“Hey, motherfucker, what’s in the bag?”
“You must have money on ya, old man.”
“Hey, man, what’s up with the cane?”
With nerve damage in my legs (neuropathy), I couldn’t run. With me walking with a cane, the kids probably figured I was an easy target.
I thought with any kind of luck, they would simply steal my groceries and the little bit of money I had on me. If I didn’t have such luck, they would also beat me up or kill me in broad daylight.
With them only a few paces behind me, I turned around quickly to face them.
“I’m an undercover cop,” I said, in the deepest voice I could muster. “If I were you, I wouldn’t go looking for trouble.”
What I said was lame, but maybe these hoodlums — these mean-spirited kids — are stupid. My words worked. They backed off and just stood there on the sidewalk as I turned back around, showing no fear and continued to walk home.
Showing no fear was, of course, a pretense. I was actually scared as hell.
This incident happened back in the early summer. I never told anybody about it until now as I didn’t want to worry my family or friends. I didn’t want anyone to think I was vulnerable. Reality is that’s a silly notion. Probably all of us, at some points in our lives, have felt unprotected from those who want to do us harm, from those who want to promote meanness.
I don’t know if it’s the economy, the state of the world in general or my age that makes me believe people are getting meaner. Kindness and understanding is getting harder and harder to come by.
Last week, while waiting for a bus at Fourth and Main downtown, a younger guy was hanging around the bus stop.
He was thin, had on a Reds jacket and appeared to be normal. When he sat down next to me on the bench, I found out he wasn’t normal at all.
He started talking about all the children he has fathered — around a million — and then started to sing loudly.
“And we’ll all feel gay when Johnny comes marching home.”
I sat there and smiled. He talked some more about his powerful sperm count and sexual activities. I sat there and listened. He quickly tired of me and moved on to the person sitting on the bench to my left. The older man sitting there had no tolerance at all.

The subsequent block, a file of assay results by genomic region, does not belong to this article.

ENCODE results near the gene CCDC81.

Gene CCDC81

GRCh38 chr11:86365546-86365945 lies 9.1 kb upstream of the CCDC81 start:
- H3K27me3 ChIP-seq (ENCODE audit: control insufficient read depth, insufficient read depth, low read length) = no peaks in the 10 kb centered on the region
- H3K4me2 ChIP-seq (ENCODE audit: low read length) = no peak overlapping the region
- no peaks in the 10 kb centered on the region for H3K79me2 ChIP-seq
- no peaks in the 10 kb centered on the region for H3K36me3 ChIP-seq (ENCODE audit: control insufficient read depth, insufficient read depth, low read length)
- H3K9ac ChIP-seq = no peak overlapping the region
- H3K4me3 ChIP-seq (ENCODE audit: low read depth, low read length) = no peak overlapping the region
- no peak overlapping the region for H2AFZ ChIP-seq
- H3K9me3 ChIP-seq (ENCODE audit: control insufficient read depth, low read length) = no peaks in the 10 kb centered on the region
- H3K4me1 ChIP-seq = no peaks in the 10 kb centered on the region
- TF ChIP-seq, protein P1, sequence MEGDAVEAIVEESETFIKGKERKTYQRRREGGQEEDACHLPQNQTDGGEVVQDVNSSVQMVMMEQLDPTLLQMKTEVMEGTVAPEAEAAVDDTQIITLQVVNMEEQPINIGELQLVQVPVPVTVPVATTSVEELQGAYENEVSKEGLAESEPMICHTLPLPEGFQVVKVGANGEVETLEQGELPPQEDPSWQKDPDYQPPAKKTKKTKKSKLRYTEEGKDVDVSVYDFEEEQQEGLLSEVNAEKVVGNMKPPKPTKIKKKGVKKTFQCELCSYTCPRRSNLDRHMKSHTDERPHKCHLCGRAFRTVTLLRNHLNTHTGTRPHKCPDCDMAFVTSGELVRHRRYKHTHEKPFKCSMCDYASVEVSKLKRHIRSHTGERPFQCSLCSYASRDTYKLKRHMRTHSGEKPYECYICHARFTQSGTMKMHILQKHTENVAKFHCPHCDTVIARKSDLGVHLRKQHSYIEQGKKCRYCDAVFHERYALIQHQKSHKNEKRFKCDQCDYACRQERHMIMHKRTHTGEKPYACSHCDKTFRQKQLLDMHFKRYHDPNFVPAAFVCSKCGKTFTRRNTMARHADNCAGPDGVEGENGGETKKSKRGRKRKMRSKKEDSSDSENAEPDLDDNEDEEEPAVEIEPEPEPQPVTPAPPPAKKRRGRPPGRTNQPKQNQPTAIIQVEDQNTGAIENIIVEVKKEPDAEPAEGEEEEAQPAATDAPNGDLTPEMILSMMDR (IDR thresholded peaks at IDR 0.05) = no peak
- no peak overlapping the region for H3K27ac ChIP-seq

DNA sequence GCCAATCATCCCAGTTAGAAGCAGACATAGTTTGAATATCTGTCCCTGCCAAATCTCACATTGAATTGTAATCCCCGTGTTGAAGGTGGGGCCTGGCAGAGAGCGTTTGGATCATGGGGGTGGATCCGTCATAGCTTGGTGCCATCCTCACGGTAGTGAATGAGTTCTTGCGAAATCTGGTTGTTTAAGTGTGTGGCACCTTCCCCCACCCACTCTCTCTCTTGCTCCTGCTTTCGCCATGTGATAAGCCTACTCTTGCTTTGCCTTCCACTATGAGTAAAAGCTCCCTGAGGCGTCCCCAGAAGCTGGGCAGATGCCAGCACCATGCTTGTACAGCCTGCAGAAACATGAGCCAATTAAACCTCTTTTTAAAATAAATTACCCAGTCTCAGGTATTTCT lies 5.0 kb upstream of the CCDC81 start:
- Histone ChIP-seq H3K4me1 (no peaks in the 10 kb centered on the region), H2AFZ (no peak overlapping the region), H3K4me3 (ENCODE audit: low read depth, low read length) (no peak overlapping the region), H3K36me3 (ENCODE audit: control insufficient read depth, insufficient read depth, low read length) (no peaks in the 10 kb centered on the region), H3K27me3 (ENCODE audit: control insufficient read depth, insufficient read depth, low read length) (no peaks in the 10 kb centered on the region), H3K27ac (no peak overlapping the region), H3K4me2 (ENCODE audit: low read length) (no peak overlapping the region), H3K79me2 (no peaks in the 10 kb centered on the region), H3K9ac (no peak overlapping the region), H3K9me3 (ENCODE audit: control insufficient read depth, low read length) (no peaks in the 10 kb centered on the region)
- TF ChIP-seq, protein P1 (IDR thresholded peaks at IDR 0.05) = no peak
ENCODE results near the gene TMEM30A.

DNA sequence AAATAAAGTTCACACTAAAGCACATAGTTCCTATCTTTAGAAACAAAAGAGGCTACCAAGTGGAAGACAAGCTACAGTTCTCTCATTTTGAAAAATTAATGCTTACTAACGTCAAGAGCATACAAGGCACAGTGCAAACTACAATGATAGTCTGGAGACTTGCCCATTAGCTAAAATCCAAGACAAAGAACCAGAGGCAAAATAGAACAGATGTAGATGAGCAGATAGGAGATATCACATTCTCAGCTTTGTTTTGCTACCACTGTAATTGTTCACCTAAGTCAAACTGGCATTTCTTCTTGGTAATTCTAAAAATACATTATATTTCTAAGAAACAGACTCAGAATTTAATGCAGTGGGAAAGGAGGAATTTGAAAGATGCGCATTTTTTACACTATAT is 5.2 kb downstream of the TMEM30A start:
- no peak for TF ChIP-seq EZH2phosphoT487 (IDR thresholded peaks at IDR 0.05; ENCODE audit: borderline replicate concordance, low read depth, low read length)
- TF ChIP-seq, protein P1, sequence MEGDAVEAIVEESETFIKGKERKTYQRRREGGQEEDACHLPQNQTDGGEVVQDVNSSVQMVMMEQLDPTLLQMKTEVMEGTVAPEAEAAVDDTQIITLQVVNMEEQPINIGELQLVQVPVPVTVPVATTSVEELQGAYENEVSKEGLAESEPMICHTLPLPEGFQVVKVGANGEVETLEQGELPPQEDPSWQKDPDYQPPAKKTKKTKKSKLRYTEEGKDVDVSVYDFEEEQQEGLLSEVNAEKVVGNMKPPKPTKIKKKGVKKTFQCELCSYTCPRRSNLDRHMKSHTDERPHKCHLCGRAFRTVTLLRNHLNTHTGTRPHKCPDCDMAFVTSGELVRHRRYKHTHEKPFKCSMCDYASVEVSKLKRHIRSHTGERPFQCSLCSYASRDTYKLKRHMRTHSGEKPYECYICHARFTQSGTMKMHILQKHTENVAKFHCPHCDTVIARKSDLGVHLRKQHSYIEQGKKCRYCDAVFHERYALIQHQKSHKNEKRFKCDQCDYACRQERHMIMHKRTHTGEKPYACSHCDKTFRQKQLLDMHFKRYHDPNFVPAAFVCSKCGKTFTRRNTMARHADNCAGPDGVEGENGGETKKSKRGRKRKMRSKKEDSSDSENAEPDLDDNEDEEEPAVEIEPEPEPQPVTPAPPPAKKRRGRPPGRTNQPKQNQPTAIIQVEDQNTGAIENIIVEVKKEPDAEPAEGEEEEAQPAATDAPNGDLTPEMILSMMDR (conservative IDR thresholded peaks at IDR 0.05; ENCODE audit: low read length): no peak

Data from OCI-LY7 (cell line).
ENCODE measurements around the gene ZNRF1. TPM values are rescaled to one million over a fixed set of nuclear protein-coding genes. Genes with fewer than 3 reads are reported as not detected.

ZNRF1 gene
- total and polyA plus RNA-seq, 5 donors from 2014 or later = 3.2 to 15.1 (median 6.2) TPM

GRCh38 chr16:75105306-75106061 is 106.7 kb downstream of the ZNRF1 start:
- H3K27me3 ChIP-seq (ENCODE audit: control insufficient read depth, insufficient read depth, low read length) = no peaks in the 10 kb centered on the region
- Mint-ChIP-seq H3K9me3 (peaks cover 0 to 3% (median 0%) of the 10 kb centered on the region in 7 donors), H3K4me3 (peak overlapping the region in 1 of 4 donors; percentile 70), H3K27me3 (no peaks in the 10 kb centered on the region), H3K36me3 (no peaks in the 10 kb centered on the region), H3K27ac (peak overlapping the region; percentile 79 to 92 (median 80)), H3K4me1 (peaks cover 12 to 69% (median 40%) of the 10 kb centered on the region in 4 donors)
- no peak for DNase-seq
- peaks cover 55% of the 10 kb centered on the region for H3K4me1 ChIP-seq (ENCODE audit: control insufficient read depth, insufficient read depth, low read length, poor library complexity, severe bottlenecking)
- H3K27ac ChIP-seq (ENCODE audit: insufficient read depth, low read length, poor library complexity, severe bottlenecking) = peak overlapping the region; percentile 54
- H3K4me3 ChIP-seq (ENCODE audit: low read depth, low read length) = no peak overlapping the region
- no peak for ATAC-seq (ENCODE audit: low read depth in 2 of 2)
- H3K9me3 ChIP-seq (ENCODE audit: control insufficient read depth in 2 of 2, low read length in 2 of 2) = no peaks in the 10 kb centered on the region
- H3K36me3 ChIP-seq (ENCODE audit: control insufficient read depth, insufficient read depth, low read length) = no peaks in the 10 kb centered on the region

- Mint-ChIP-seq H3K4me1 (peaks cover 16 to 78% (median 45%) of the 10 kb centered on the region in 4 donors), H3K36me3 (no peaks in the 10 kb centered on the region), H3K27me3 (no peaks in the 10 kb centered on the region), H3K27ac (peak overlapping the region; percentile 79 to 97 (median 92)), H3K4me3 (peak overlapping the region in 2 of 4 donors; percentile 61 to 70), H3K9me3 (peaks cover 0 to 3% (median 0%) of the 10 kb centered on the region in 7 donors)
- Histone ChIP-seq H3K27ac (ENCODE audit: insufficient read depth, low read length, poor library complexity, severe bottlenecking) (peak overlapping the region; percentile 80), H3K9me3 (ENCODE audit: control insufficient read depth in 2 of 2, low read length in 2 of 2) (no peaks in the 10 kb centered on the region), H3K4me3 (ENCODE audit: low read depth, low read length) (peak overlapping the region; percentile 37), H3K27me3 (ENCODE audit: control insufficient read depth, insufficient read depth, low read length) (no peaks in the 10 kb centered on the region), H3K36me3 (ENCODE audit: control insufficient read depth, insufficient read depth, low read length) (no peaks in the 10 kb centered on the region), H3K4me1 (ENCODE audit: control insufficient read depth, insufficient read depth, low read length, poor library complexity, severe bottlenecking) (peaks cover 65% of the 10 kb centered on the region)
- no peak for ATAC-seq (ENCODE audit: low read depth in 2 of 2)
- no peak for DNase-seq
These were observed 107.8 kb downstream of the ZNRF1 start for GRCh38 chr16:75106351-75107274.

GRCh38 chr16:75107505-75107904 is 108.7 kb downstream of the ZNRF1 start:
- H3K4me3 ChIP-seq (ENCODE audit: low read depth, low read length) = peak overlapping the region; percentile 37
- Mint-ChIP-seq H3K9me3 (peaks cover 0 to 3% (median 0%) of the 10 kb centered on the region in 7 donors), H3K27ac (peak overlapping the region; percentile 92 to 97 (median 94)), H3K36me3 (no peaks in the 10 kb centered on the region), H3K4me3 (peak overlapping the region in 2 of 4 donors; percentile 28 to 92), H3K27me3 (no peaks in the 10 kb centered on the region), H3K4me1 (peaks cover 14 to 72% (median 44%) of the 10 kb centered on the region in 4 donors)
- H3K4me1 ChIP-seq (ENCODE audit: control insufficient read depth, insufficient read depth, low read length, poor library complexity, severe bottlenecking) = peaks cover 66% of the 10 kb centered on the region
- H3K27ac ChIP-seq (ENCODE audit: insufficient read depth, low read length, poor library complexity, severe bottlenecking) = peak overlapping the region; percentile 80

“You fuckin’ asshole, get out of my face,” the older man said, shoving the younger man who fell down backwards on the sidewalk.
“Get up if you don’t want to get kicked,” the man said.
The mentally disturbed younger man got up and ran away. I was thankful my bus was pulling up. It was too much drama too early in the morning for me.
Meanness and drama happened later in the day, too. That afternoon, I had some errands to run downtown. Walking up Main Street, I was approached by a panhandler.
This was no ordinary panhandler. He was over 6 feet tall and had to weigh at least 300 pounds. He was all muscle. In fact, he was wearing a muscle shirt. I was wearing a polo shirt and, well, walking with a cane.
“I need four bucks,” he said, looking down at me with fierce eyes.
“I don’t have four bucks,” I replied.
“Yeah, you probably got more than that.”
Remembering my encounter with those kids from early summer, I found myself getting angry.
“Get away from me!” I practically yelled, drawing attention from others walking down the sidewalk. The muscled panhandler didn’t like that and walked away. Victory was mine, but not for long.
Shortly after that experience, I went to the CVS Pharmacy on Race Street to pick up a few things. Trying on some reading glasses, I put my cane down for a minute to look them over. When I got ready to retrieve the cane, it was gone. Somebody had stolen it.
I managed to get home without the cane but it was a struggle. Walking without it, I didn’t feel vulnerable this time around, I felt pissed off.
How low, how mean can a person get than to steal a man’s walking cane? What is this idiot going to do with it — sell it on eBay?
I don’t have a fear of dying, but I do have a fear as to how it happens. I want to die of natural causes. I don’t want to die at the hands of a bully or someone being mean. I take steps against this.
You’ll never find me in bars at night hanging around mean drunks. I don’t take walks after dark. I also try to remember those positive people experiences I have, like yesterday on Vine Street around Skyline Chili. Waiting for a light to change, I overheard a conversation.
A man holding a homeless sign approached a gentleman for money. This passerby had a heart.
“Let’s go into Skyline and I’ll buy you lunch,” the man said. “You can get anything you want and I’ll pay for it.”
Kindness, not meanness — that’s what keeps me going.
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